L'interviewer lui demande si la solution ne serait pas dans l'utilisation d'une nouvelle monture et d'un capteur plus petit. La réponse de Makoto Sakaeta Masaya est la suivante :

"Une haute qualité [d'image] sera très difficile [à obtenir] avec un [capteur de] petit format car vous êtes limité par la quantité de photons qui peuvent être captés par unité de surface. Dans le futur, en tenant compte de l'amélioration de l'efficacité de la conversion photoélectrique (capteur, conception optique, traitement de l'image), la taille du capteur fera que le système est optimal ou pas. Trouver la solution optimale sera un thème majeur."

L'interviewer lui demande enfin si l'amélioration de la qualité d'image des petits capteurs obtenue grâce à l'amélioration de l'efficacité de la conversion photoélectrique ne pourrait pas faire par exemple du µ4/3 la solution optimale ou bien si ce dernier ne permet pas d'atteindre la "bonne taille" pour un APN à objectifs interchangeables.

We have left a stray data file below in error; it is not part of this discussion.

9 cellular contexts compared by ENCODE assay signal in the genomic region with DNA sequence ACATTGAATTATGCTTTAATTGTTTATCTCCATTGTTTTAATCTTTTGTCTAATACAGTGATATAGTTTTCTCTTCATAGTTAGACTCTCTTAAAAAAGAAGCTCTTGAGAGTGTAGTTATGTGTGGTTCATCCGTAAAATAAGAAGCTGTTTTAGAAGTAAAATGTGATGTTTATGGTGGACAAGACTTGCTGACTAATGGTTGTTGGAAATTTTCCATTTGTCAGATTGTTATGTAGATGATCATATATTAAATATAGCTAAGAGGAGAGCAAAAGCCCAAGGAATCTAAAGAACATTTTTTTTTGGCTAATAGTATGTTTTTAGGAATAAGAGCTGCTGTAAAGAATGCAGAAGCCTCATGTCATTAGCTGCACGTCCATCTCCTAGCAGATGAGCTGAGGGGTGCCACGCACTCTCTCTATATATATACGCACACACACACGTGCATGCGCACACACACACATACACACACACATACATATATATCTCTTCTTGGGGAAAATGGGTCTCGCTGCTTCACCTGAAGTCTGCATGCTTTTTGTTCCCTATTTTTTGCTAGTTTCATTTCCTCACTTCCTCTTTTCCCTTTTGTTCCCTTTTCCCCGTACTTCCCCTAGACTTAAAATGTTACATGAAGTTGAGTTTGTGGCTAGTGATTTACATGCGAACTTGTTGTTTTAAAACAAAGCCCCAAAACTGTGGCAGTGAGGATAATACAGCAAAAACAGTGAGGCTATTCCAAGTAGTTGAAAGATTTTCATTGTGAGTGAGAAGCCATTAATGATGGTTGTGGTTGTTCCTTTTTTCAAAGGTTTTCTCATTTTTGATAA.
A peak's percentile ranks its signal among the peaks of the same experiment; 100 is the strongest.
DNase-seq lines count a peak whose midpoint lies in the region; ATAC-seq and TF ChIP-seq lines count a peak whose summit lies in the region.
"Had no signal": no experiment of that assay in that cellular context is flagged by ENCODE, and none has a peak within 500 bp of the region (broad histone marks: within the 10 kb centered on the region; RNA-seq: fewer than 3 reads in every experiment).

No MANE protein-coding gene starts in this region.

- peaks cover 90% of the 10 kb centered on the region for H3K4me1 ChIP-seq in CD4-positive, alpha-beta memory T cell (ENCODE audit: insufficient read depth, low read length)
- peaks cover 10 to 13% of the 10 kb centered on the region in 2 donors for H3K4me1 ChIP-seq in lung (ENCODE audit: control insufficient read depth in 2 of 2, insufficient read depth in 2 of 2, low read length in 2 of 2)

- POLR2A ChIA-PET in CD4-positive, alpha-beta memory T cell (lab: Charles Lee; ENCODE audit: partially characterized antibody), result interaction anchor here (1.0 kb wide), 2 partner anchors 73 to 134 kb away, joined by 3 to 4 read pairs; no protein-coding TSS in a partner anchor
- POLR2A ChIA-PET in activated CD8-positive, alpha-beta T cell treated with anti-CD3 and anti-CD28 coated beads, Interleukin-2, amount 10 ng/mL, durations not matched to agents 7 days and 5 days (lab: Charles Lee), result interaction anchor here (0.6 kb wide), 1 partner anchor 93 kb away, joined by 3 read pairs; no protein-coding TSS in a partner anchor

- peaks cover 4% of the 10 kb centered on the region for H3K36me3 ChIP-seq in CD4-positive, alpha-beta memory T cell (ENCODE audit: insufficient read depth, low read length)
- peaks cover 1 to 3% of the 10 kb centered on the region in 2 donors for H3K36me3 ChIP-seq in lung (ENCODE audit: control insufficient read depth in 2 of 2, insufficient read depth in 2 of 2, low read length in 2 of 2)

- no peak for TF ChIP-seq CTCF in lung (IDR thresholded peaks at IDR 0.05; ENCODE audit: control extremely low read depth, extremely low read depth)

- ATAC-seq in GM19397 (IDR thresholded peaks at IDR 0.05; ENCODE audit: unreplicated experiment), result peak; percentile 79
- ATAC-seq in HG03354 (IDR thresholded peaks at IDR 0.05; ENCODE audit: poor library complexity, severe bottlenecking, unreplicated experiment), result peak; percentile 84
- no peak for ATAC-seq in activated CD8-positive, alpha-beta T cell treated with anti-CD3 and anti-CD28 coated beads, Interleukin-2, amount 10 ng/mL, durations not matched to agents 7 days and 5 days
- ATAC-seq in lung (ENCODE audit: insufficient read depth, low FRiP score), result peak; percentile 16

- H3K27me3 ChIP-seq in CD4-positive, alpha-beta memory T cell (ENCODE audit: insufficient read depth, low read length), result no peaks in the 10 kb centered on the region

La réponse de Makoto Sakaeta Masaya est que Canon pourrait adopter le µ4/3 s'il s'avérait constituer la solution optimale et un bon système pour maximiser la valeur apportée au client mais qu'aujourd'hui l'optimum qualitatif est plutôt du côté des EOS 6D et 5D Mark III et des objectifs EF, même s'il leur faut être capables de diminuer la taille du système dans le futur. La question est de savoir quelle taille [de capteur] permettra de maintenir cette qualité d'image et jusqu'à quel point ils pourront réduire la taille du système. Aujourd'hui, ils n'ont pas pris la décision de lancer un nouveau système bâti autour d'une nouvelle monture et ils continuent d'explorer [les différentes possibilités].
09-21-2014, 07:34 AM   #27
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Almost all dedicated camera makers will be forced by the smartphone segment to compete in the 2 areas of qualitative difference:

1) optics
2) sensor size